HomeNewsBriefHonduras Struggles to Prosecute Suspects
BRIEF

Honduras Struggles to Prosecute Suspects

HONDURAS / 31 OCT 2014 BY DAVID GAGNE EN

A recent report from Honduras revealed how alleged criminals are arrested and released numerous times without ever going to trial, indicating the pressing need for judicial reform in one of the most violent countries in the world.

Alleged gang members and criminals in Honduras are repeatedly getting caught and released by authorities, as prosecutors consistently fail to produce enough evidence to press charges, reported La Tribuna

In one example, an alleged member of street gang the Barrio 18, Joaquin Ernesto Garcia Orellana, alias "El Topo," has 17 arrest warrants on record, ranging from car theft to homicide charges, according to La Tribuna. He was arrested in January after he was caught driving a stolen vehicle while wearing a police vest, but was released due to lack of evidence. He was most recently detained by police in August.

The Honduran newspaper also described a case involving a woman with 10 arrest warrants to her name who has been detained at least three times, but never formally prosecuted; there is also the case of an alleged Barrio 18 member who was accused of involvement in the assassination of the son of a top police official, but despite being arrested was never charged with any crime. 

InSight Crime Analysis

The cases highlighted by La Tribuna point to a difficult security dilemma common throughout much of Latin America. On the one hand, Honduran prisons have swelled far beyond capacity thanks to the widespread use of pre-trial detention and the government's hardline "Mano Dura" (Iron Fist) approach to crime. According to the country's Secretariat for Human Rights, less than half of the Honduras' 16,000 prisoners have been convicted of a crime.

SEE ALSO: Honduras News and Profiles

But the situation described by La Tribuna's report, recurring cases of repeat offenders who are arrested -- but never prosecuted -- is another problem. As one of the poorest countries in Latin America, Honduras cannot easily allocate more government resources to prosecutors and overwhelmed court systems, but without some kind of judicial reform the country's security situation is unlikely to improve.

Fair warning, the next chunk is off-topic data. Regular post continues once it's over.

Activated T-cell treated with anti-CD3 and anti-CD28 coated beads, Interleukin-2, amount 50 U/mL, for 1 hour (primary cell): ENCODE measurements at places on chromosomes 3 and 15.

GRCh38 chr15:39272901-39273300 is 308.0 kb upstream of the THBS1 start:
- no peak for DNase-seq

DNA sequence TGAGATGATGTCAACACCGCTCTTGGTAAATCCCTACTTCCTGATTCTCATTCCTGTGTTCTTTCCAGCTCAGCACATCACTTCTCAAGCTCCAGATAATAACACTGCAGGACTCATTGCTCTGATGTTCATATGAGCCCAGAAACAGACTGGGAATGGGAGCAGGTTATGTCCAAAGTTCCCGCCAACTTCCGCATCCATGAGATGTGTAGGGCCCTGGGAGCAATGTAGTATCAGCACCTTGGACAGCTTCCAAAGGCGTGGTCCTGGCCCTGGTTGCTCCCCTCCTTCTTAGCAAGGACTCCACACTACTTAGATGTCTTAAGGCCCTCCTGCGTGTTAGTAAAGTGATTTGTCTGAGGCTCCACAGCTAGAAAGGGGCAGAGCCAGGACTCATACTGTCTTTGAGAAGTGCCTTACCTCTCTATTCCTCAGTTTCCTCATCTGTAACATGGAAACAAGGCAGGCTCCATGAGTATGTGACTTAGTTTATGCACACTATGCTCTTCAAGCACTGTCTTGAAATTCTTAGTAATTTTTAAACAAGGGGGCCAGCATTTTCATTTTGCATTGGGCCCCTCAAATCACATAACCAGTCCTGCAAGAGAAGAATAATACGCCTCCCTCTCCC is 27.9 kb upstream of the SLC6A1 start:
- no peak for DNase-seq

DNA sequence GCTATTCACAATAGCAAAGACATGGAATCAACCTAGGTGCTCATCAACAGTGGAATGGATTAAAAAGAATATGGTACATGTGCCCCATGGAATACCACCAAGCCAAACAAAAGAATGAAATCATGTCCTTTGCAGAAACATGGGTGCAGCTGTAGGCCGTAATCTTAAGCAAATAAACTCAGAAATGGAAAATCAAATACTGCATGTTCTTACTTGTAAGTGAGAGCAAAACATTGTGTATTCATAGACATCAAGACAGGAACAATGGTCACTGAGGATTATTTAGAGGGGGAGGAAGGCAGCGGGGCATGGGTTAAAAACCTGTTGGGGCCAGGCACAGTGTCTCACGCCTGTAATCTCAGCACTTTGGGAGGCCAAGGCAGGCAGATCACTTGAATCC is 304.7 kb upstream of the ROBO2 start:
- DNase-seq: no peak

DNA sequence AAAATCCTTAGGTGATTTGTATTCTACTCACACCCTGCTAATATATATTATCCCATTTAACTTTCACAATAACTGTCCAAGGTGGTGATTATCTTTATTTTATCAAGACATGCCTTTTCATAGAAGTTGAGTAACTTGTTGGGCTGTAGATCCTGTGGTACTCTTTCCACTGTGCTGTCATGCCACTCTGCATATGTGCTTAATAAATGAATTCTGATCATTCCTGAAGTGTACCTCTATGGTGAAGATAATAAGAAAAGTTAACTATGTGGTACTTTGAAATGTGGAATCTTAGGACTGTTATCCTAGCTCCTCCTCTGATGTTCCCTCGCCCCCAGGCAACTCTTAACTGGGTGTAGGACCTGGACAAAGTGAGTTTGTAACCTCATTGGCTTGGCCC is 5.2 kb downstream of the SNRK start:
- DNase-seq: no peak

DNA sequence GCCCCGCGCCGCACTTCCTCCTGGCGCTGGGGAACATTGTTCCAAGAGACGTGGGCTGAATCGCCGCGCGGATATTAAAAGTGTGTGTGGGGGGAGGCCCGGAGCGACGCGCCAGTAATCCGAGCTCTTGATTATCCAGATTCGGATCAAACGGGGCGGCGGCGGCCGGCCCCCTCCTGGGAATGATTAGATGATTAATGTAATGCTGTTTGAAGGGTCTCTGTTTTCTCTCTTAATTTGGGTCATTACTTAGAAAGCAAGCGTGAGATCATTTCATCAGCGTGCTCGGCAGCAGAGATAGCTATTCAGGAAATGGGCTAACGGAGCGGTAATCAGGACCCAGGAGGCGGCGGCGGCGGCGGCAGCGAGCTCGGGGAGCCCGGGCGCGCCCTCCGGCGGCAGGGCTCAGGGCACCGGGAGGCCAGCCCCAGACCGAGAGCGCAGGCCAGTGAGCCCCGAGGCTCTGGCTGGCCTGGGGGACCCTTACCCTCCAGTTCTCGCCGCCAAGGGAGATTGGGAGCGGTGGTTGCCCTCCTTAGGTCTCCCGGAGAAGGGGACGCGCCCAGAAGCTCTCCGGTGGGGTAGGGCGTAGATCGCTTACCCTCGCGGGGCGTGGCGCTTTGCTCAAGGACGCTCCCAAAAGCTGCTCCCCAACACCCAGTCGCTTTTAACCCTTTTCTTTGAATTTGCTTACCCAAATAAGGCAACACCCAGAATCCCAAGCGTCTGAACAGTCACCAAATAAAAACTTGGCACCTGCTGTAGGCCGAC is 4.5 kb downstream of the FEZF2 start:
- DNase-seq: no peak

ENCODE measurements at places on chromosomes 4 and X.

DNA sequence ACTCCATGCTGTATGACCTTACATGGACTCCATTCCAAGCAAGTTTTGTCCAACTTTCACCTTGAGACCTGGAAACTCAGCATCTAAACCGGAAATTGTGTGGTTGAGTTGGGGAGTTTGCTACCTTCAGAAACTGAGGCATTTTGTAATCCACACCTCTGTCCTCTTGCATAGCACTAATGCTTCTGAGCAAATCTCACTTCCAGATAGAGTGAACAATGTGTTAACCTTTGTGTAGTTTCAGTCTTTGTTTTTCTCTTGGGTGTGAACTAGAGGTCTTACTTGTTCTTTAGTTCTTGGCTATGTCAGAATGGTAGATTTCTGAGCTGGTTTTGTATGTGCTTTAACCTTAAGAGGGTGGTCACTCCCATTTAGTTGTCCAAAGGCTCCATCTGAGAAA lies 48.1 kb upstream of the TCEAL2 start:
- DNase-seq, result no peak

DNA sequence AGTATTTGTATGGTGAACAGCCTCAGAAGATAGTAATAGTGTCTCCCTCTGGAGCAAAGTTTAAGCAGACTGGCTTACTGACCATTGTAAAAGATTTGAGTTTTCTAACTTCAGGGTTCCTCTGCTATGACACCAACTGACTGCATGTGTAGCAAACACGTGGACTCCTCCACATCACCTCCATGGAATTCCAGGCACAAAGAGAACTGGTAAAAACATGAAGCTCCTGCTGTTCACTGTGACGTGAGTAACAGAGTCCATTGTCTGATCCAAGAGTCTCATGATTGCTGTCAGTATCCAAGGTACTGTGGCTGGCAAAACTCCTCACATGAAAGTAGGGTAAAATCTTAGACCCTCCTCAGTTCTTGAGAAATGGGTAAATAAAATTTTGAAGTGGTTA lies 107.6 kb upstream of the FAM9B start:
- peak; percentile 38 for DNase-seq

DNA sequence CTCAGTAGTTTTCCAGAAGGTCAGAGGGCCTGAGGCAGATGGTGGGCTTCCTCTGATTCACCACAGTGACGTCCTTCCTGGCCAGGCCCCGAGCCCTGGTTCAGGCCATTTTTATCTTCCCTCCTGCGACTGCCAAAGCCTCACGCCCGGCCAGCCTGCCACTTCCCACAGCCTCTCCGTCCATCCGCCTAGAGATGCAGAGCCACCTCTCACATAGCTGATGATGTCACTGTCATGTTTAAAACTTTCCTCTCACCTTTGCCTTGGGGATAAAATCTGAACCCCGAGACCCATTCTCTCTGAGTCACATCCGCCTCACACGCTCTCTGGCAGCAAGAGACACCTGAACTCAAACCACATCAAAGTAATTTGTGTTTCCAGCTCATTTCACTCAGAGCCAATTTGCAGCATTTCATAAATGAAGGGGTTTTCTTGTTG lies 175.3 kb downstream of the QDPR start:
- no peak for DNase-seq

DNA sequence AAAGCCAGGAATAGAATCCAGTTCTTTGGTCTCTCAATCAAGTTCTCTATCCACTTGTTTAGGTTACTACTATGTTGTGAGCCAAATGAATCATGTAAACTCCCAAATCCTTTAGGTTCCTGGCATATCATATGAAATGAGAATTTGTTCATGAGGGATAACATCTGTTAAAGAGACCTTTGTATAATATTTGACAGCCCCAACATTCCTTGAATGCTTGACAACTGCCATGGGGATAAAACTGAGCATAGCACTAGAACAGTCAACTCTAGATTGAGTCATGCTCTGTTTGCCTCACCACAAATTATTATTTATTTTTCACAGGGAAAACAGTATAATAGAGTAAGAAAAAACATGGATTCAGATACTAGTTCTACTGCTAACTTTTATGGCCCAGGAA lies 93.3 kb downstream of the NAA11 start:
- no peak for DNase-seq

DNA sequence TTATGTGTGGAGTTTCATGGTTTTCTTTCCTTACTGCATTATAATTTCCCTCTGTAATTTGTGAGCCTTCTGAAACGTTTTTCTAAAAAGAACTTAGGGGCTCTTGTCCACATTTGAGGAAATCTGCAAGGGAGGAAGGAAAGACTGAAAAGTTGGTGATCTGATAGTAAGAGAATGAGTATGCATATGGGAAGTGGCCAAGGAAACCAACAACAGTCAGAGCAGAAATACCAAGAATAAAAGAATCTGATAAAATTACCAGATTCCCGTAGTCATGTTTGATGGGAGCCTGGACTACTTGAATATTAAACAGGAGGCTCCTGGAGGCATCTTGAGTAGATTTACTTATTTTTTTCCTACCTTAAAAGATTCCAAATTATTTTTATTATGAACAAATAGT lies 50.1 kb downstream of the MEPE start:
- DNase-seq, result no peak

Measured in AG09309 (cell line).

Other countries in Latin America face similar security issues. In Colombia only 15 percent of those arrested end up incarcerated, yet endemic overcrowding has recently led to hunger strikes in the country's prisons. 

share icon icon icon

Was this content helpful?

We want to sustain Latin America’s largest organized crime database, but in order to do so, we need resources.

DONATE

What are your thoughts? Click here to send InSight Crime your comments.

We encourage readers to copy and distribute our work for non-commercial purposes, with attribution to InSight Crime in the byline and links to the original at both the top and bottom of the article. Check the Creative Commons website for more details of how to share our work, and please send us an email if you use an article.

Was this content helpful?

We want to sustain Latin America’s largest organized crime database, but in order to do so, we need resources.

DONATE

Related Content

BRAZIL / 24 MAY 2021

Of the nearly 140 reporters killed in Mexico, Colombia, Brazil and Honduras during the past decade, about half covered organized…

BRAZIL / 16 MAR 2022

Rocco Morabito’s story has all the makings of a great film script. The Italian mob, tons of cocaine, exotic destinations,…

ECUADOR / 10 MAY 2022

Ecuador has seen its sixth large-scale prison massacre since the start of 2021, with at least 44 prisoners being killed…

About InSight Crime

LA ORGANIZACIÓN

Extensive Coverage of our Chronicles of a Cartel Bodyguard

23 SEP 2022

Our recent investigation, A Cartel Bodyguard in Mexico’s 'Hot Land', has received extensive media coverage.

THE ORGANIZATION

InSight Crime, American University Host Illegal Fishing Panel

19 SEP 2022

InSight Crime and the Center for Latin American & Latino Studies (CLALS) at American University discussed the findings of a joint investigation on IUU fishing at a September 9 conference.

THE ORGANIZATION

Impact on the Media Landscape

9 SEP 2022

InSight Crime’s first investigation on the Dominican Republic made an immediate impact on the Dominican media landscape, with major news outlets republishing and reprinting our findings, including in …

THE ORGANIZATION

InSight Crime Sharpens Its Skills

2 SEP 2022

Last week, the InSight Crime team gathered for our annual retreat in Colombia, where we discussed our vision and strategy for the next 12 months.  During the week, we also learned how to…

THE ORGANIZATION

Colombia’s Fragile Path to Peace Begins to Take Shape

26 AUG 2022

InSight Crime is charting the progress of President Gustavo Petro’s agenda as he looks to revolutionize Colombia’s security policy, opening dialogue with guerrillas, reforming the military and police, and…